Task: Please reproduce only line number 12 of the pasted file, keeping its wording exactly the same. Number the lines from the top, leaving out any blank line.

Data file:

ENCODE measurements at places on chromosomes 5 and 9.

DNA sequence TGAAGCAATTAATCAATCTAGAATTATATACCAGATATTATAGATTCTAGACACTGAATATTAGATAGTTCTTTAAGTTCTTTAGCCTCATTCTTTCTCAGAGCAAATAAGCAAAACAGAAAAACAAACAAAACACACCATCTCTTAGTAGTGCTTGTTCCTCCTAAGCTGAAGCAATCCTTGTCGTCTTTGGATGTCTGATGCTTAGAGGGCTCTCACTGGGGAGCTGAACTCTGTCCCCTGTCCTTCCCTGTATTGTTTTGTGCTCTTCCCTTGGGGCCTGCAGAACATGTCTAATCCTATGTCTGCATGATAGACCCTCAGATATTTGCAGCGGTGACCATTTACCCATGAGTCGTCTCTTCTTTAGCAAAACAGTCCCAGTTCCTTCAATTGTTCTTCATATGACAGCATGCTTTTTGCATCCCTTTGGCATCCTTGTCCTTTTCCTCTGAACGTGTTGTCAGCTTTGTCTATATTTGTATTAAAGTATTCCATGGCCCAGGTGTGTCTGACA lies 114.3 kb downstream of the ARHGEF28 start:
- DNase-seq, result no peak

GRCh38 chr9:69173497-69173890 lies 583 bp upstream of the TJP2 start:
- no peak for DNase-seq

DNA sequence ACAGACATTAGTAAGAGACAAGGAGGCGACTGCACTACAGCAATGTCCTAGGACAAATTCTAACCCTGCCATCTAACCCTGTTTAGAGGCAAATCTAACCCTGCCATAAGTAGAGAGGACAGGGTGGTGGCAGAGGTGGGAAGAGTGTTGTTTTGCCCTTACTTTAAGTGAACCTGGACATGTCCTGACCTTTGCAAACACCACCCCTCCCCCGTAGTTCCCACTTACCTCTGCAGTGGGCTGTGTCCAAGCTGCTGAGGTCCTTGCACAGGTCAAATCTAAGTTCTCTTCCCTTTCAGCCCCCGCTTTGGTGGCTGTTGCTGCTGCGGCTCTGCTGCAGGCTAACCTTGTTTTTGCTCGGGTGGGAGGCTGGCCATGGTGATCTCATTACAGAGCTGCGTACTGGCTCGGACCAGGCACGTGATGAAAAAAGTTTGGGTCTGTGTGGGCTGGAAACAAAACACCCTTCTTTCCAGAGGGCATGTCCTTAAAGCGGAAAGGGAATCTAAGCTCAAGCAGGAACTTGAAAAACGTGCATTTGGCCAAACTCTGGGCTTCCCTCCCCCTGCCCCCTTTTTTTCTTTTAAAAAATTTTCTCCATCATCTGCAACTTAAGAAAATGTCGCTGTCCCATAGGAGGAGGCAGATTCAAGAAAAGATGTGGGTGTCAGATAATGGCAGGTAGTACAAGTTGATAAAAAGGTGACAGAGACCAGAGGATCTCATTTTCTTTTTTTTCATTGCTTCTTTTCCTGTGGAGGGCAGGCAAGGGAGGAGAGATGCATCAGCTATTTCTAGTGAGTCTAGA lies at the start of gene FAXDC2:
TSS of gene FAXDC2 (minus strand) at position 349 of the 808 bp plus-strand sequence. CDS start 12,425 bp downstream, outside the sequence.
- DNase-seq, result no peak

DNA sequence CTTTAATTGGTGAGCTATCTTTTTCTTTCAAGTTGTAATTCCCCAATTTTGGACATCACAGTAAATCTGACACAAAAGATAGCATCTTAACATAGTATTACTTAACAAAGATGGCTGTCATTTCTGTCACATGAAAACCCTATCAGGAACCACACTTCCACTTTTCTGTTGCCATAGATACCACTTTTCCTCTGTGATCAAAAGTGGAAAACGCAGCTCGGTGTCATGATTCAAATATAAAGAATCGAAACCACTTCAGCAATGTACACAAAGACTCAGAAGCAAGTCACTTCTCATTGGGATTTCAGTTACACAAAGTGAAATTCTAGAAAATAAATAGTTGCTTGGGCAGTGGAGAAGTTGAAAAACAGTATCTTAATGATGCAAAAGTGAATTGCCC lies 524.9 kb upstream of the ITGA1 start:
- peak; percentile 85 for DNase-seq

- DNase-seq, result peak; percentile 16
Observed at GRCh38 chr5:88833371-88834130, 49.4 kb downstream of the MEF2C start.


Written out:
Observed at GRCh38 chr5:88833371-88834130, 49.4 kb downstream of the MEF2C start.